Choosing our next home is an example, too (that story is all laid out here. I’m not sure how it’s going to turn out, but at this point I have faith that when I follow my husband’s lead, things really do unfold and work out in ways I could not have foreseen).

It isn’t always easy. Sometimes, I need to submit even when I really don’t understand his point of view. Want a recent example? Back in the spring, I bought an electric keyboard. It’s been over 20 years since I took piano lessons, and I have dreams of reviving my musical abilities (such as they were). I started working my way through a book for adult beginners, happily plunking out “Happy Birthday” and “When the Saints Go Marching In.” While I’m goofily making my version of ‘music,’  our church’s worship band is on-stage every Sunday truly rocking the house. The keyboardist is a sweet young lady who is heading off to college, and our worship leader saw my post on Facebook the day I bought my keys. He suggested that I could brush up on my chords and join the band! At first I thought he was kidding, but he was serious. When Mary started playing with the band, she had never played that style of music before either, and he figured he could teach me enough basics to get up there and play with the band. When I relayed the idea to Chris, his first reaction was to laugh it off. But a few weeks later, when our worship leader asked again, Chris got serious. He laid out a list of reasons that he didn’t think it was a good idea for me to join the worship team.

I’ll be honest: some of his reasons hurt my feelings.  Some of his reasons made me feel defensive. Some of his reasons made me grumpy. But none of those feelings of mine made his reasons wrong.

This is a pretty simple scenario, actually. There’s a commitment available and I’d like to consider it. My husband prefers that I not take on this commitment. What’s a modern married lady to do?

Wives, submit yourselves to your own husbands as you do to the Lord. For the husband is the head of the wife as Christ is the head of the church, his body, of which he is the Savior. Now as the church submits to Christ, so also wives should submit to their husbands in everything.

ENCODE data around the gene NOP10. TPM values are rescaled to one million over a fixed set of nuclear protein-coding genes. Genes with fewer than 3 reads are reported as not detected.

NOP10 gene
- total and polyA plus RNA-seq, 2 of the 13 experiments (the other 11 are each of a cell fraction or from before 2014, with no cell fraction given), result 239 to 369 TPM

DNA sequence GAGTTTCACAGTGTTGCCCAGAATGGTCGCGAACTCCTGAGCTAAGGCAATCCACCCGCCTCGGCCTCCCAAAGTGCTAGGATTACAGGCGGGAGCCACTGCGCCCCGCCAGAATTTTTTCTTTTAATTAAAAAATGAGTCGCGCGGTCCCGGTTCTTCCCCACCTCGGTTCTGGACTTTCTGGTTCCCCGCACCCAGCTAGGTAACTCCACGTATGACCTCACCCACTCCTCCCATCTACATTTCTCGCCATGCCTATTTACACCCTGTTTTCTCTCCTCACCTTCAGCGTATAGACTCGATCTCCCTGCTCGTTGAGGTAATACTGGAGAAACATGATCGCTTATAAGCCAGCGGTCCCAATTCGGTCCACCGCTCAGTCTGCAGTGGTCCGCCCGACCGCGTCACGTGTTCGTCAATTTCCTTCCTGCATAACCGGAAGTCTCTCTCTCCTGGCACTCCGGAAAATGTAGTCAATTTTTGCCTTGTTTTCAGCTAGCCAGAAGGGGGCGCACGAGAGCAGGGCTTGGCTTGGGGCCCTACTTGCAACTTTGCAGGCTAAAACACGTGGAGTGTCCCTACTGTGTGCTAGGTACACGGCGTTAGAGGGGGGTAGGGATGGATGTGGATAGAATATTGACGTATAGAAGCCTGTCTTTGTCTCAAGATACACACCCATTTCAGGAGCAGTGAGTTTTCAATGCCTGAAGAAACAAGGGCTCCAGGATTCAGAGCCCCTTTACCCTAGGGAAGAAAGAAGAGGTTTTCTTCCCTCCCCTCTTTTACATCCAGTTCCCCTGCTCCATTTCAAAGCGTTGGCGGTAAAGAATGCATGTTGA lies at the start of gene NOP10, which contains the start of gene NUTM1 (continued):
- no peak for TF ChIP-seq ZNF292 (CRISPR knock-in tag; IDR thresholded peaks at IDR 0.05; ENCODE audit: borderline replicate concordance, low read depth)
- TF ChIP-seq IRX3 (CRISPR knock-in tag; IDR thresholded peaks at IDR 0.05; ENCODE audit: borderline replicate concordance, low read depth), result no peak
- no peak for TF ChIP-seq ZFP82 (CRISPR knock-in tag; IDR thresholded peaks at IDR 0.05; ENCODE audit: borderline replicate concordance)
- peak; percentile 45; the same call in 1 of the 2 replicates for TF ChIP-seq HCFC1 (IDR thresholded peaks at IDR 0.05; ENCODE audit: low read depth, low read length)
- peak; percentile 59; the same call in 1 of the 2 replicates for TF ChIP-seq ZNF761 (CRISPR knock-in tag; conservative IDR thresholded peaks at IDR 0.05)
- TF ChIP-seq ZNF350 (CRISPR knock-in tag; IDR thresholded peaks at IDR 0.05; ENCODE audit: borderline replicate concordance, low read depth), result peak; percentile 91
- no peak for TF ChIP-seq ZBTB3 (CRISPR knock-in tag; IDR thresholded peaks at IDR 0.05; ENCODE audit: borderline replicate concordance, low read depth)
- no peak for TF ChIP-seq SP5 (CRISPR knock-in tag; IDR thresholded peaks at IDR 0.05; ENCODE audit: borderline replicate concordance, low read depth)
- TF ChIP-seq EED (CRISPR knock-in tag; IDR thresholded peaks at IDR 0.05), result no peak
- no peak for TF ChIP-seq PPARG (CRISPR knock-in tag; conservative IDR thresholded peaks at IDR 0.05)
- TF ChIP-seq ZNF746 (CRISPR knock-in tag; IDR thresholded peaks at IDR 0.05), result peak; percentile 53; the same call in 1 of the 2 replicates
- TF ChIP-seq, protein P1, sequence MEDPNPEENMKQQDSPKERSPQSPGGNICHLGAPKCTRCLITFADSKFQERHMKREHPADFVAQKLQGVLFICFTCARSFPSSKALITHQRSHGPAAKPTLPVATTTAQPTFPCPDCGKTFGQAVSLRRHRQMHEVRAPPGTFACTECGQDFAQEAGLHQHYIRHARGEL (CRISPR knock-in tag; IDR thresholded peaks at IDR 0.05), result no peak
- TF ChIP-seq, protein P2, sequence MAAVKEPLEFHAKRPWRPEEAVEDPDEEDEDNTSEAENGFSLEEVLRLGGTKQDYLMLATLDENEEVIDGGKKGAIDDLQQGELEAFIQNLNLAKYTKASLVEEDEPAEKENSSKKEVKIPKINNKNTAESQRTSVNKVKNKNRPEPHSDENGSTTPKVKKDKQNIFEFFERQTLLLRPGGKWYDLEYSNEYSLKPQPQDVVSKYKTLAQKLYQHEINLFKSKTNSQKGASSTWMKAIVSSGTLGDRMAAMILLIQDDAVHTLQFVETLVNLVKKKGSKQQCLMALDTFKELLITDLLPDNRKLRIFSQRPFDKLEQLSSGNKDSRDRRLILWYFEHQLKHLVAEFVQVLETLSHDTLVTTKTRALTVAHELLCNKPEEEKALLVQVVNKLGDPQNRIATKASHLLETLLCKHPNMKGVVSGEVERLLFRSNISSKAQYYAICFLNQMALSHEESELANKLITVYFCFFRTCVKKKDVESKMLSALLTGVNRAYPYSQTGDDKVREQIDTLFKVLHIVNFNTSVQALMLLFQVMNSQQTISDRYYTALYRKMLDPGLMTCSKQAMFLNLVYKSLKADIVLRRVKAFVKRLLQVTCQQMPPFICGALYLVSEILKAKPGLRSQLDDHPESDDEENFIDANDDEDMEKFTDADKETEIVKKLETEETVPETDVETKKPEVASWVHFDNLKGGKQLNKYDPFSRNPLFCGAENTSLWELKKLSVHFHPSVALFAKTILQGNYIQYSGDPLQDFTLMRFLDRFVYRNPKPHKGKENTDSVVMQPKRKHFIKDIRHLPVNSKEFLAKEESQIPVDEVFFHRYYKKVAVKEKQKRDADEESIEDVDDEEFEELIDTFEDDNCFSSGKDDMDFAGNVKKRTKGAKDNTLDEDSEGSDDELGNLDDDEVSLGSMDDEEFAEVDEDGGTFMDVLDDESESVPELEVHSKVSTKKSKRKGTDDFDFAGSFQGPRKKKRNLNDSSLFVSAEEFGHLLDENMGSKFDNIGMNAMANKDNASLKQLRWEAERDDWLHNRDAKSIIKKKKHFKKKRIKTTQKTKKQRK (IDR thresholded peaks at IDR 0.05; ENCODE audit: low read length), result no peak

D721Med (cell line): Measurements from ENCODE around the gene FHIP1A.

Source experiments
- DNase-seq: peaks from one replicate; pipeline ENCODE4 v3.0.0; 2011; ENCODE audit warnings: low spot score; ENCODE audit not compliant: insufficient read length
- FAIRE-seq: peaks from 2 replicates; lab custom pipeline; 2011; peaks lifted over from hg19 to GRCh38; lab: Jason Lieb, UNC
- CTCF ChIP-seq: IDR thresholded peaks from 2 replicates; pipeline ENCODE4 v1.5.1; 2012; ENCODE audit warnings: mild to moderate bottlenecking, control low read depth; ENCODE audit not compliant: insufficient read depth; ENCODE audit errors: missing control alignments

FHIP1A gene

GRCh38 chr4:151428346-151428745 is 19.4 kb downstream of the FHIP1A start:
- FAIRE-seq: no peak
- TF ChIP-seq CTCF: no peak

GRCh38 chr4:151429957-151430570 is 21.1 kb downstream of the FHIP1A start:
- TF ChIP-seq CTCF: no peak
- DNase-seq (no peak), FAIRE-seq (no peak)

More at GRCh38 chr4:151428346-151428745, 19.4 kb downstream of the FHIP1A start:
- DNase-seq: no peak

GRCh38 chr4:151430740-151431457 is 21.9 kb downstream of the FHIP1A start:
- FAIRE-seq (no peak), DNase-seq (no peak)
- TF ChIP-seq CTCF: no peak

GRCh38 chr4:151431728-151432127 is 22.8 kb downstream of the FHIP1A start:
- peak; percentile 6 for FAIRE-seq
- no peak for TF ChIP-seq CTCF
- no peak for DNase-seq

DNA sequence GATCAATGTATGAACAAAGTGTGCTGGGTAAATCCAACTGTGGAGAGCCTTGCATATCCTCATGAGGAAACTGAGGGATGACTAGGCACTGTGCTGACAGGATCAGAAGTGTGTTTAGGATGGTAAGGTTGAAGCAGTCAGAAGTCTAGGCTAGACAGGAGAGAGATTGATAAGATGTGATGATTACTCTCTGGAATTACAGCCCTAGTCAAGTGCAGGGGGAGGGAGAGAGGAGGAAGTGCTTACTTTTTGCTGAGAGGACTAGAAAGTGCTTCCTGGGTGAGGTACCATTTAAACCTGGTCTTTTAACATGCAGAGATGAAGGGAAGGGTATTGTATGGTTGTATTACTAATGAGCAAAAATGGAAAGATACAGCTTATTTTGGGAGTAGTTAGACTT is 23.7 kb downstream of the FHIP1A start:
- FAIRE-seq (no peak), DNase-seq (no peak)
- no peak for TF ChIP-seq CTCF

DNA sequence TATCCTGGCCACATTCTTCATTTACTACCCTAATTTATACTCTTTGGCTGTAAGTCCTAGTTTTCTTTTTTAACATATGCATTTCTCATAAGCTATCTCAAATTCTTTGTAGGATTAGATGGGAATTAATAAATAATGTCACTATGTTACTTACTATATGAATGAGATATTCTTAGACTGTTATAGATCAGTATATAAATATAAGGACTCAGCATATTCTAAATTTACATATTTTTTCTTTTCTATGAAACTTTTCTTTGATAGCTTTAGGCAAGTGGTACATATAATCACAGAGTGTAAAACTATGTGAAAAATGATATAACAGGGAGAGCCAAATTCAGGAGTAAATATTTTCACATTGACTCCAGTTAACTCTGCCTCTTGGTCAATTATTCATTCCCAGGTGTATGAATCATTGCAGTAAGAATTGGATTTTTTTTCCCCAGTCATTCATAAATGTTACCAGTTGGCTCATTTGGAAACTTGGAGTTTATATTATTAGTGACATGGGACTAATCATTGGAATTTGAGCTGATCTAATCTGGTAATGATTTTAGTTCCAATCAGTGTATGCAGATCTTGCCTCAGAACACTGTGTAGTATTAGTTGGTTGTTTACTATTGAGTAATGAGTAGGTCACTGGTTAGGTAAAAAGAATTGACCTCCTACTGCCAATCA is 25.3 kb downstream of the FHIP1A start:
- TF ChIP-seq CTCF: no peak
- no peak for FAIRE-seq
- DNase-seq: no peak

Husbands, love your wives, just as Christ loved the church and gave himself up for her to make her holy, cleansing her by the washing with water through the word, and to present her to himself as a radiant church, without stain or wrinkle or any other blemish, but holy and blameless. In this same way, husbands ought to love their wives as their own bodies. He who loves his wife loves himself. After all, no one ever hated their own body, but they feed and care for their body, just as Christ does the church— for we are members of his body.  “For this reason a man will leave his father and mother and be united to his wife, and the two will become one flesh.” This is a profound mystery—but I am talking about Christ and the church. However, each one of you also must love his wife as he loves himself, and the wife must respect her husband.

~Ephesians 5:22-33

I’ll tell you what I did. The next time the worship leader asked if I was ready to fill in on keyboard, I told him that I wouldn’t be able to join the band because my husband had asked me to say no. “Not a fan?” the leader joked. “It’s not that,” I explained, “he loves the music you lead! But he has his reasons he’d rather I not get up there with y’all.” Now I confess: I hate to tell people no, and I felt terrible saying no to such an opportunity. I worried that the guy would think Chris was an ogre for “making me” turn it down, and I let myself fret about it for two or three whole minutes until I remembered: I know the truth of this principle. This house is my Ebenezer. I know that I can follow my husband, I can submit to his leadership, even if I’m not sure why I have to – in that moment.